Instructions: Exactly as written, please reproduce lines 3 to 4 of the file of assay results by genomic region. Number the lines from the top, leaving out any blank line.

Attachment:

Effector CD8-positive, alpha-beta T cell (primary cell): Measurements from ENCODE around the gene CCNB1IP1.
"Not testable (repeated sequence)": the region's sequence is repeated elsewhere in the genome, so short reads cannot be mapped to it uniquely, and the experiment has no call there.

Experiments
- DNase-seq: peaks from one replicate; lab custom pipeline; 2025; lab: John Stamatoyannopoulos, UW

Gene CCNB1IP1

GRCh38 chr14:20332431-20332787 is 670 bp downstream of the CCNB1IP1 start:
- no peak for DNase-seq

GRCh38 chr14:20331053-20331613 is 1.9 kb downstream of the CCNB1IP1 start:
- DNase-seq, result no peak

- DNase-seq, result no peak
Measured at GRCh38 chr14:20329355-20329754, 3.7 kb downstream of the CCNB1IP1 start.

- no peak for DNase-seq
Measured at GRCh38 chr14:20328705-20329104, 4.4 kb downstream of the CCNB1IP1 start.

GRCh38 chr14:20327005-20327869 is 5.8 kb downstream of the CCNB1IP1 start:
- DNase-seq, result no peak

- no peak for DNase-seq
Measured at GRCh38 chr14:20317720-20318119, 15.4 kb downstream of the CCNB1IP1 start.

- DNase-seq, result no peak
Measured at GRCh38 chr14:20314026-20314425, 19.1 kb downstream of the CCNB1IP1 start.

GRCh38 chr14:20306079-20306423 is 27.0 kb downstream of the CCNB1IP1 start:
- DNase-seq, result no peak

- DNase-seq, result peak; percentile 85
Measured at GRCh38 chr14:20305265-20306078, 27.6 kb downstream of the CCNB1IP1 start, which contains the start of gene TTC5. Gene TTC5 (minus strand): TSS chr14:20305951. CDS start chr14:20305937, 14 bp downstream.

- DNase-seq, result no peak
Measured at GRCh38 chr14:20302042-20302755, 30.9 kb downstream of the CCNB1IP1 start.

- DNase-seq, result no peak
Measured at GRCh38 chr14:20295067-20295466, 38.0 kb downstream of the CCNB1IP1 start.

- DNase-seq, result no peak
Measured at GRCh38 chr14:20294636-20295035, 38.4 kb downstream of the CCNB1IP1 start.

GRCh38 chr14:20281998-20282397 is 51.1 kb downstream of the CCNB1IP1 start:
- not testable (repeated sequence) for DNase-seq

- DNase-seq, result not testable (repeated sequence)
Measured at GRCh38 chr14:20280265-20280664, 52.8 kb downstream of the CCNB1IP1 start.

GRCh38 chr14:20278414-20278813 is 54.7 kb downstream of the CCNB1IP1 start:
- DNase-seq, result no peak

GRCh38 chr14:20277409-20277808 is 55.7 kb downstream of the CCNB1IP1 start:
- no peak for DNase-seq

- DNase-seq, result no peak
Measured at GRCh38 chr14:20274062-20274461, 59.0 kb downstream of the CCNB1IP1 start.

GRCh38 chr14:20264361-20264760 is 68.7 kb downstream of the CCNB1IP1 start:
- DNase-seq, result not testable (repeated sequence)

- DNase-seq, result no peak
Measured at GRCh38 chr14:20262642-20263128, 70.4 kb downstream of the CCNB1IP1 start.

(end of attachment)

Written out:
Experiments
- DNase-seq: peaks from one replicate; lab custom pipeline; 2025; lab: John Stamatoyannopoulos, UW